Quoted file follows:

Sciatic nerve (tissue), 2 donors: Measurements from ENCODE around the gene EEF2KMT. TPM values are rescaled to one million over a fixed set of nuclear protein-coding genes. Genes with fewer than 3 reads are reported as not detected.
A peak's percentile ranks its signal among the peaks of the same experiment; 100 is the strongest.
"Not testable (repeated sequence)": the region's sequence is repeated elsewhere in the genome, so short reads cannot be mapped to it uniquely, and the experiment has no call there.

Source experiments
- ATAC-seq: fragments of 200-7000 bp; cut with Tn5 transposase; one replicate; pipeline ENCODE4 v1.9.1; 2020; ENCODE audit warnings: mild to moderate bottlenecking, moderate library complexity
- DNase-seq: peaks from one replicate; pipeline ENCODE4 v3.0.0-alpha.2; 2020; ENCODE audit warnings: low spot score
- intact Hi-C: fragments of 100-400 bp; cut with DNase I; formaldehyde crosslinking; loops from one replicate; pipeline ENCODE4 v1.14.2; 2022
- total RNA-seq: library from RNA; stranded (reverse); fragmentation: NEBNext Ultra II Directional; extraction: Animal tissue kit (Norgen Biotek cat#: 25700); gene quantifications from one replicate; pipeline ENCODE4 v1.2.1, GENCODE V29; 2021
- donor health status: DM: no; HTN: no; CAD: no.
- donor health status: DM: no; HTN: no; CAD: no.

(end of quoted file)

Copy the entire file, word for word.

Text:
Sciatic nerve (tissue), 2 donors: Measurements from ENCODE around the gene EEF2KMT. TPM values are rescaled to one million over a fixed set of nuclear protein-coding genes. Genes with fewer than 3 reads are reported as not detected.
A peak's percentile ranks its signal among the peaks of the same experiment; 100 is the strongest.
"Not testable (repeated sequence)": the region's sequence is repeated elsewhere in the genome, so short reads cannot be mapped to it uniquely, and the experiment has no call there.

Source experiments
- ATAC-seq: fragments of 200-7000 bp; cut with Tn5 transposase; one replicate; pipeline ENCODE4 v1.9.1; 2020; ENCODE audit warnings: mild to moderate bottlenecking, moderate library complexity
- DNase-seq: peaks from one replicate; pipeline ENCODE4 v3.0.0-alpha.2; 2020; ENCODE audit warnings: low spot score
- intact Hi-C: fragments of 100-400 bp; cut with DNase I; formaldehyde crosslinking; loops from one replicate; pipeline ENCODE4 v1.14.2; 2022
- total RNA-seq: library from RNA; stranded (reverse); fragmentation: NEBNext Ultra II Directional; extraction: Animal tissue kit (Norgen Biotek cat#: 25700); gene quantifications from one replicate; pipeline ENCODE4 v1.2.1, GENCODE V29; 2021
- donor health status: DM: no; HTN: no; CAD: no.
- donor health status: DM: no; HTN: no; CAD: no.